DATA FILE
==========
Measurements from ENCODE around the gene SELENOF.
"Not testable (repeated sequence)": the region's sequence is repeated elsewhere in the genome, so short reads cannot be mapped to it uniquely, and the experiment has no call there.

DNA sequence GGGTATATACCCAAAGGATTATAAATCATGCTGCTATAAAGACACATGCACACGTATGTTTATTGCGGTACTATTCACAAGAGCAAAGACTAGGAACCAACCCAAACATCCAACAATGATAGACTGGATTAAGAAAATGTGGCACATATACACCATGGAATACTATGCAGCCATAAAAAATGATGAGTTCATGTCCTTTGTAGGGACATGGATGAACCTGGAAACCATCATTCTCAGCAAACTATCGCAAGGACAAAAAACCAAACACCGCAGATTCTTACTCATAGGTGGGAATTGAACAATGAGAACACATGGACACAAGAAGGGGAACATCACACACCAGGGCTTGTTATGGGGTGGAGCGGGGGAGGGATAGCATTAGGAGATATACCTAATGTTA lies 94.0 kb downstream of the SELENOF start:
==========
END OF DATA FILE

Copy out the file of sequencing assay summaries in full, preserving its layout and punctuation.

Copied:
Measurements from ENCODE around the gene SELENOF.
"Not testable (repeated sequence)": the region's sequence is repeated elsewhere in the genome, so short reads cannot be mapped to it uniquely, and the experiment has no call there.

DNA sequence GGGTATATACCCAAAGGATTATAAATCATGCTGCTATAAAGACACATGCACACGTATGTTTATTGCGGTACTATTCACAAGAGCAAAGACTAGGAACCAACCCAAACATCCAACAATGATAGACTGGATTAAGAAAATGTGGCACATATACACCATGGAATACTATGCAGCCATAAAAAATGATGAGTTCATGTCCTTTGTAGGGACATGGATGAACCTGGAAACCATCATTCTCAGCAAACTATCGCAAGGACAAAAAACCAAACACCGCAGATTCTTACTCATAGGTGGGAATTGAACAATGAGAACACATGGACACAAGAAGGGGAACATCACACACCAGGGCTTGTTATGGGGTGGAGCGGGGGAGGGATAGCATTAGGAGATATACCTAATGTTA lies 94.0 kb downstream of the SELENOF start: